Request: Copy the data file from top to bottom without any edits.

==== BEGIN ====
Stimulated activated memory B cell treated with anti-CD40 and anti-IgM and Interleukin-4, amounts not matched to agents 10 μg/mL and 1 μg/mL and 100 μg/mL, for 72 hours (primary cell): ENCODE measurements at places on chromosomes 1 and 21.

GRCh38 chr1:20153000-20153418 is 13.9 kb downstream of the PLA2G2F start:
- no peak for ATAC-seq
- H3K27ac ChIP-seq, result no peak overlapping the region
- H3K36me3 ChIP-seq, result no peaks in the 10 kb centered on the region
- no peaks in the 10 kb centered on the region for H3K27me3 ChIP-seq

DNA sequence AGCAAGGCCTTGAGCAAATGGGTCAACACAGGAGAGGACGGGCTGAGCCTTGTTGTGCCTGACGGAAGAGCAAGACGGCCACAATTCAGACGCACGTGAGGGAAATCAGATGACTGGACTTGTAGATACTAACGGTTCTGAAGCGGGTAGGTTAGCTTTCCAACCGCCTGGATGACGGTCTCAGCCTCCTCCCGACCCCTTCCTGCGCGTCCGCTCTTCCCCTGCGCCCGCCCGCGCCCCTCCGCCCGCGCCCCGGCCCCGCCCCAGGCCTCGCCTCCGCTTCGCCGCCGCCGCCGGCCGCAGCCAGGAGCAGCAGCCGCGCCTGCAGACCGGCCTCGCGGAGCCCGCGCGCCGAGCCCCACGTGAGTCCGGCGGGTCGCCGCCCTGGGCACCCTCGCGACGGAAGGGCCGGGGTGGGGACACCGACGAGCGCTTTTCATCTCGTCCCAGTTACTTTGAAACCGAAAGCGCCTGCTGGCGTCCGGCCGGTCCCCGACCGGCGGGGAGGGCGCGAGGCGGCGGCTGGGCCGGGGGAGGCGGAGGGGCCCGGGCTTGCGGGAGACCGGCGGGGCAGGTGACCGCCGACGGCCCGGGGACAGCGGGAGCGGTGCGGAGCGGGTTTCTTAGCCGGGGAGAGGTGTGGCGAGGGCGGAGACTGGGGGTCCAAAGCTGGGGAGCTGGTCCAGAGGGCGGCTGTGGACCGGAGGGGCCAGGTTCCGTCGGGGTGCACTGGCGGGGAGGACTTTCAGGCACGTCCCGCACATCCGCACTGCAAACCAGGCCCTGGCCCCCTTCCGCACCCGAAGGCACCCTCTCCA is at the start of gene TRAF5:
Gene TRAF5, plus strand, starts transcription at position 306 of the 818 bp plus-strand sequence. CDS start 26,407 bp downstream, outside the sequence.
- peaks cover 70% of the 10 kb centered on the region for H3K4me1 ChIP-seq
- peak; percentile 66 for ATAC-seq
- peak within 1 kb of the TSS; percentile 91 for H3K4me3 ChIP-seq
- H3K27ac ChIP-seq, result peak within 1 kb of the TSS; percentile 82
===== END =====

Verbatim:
Stimulated activated memory B cell treated with anti-CD40 and anti-IgM and Interleukin-4, amounts not matched to agents 10 μg/mL and 1 μg/mL and 100 μg/mL, for 72 hours (primary cell): ENCODE measurements at places on chromosomes 1 and 21.

GRCh38 chr1:20153000-20153418 is 13.9 kb downstream of the PLA2G2F start:
- no peak for ATAC-seq
- H3K27ac ChIP-seq, result no peak overlapping the region
- H3K36me3 ChIP-seq, result no peaks in the 10 kb centered on the region
- no peaks in the 10 kb centered on the region for H3K27me3 ChIP-seq

DNA sequence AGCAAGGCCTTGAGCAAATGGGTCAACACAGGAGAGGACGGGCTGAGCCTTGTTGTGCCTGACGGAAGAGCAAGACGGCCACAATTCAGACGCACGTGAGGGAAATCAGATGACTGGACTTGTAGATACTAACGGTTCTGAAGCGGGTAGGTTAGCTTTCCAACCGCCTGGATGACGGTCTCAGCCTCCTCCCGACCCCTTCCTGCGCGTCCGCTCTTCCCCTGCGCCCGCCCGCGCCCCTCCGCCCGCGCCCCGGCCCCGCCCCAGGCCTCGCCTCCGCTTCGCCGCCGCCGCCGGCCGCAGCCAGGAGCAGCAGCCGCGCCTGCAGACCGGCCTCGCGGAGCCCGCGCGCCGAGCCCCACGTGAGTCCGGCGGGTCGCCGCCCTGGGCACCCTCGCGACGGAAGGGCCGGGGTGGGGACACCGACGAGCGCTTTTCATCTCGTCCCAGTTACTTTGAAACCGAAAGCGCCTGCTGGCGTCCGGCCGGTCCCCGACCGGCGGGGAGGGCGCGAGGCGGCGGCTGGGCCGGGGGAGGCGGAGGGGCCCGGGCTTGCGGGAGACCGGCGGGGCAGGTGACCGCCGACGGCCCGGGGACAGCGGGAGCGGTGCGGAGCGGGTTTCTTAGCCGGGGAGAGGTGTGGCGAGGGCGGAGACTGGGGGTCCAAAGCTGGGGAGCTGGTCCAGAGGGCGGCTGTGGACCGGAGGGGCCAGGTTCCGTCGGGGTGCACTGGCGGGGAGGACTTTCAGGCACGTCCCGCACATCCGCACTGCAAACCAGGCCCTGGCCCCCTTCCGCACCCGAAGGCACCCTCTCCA is at the start of gene TRAF5:
Gene TRAF5, plus strand, starts transcription at position 306 of the 818 bp plus-strand sequence. CDS start 26,407 bp downstream, outside the sequence.
- peaks cover 70% of the 10 kb centered on the region for H3K4me1 ChIP-seq
- peak; percentile 66 for ATAC-seq
- peak within 1 kb of the TSS; percentile 91 for H3K4me3 ChIP-seq
- H3K27ac ChIP-seq, result peak within 1 kb of the TSS; percentile 82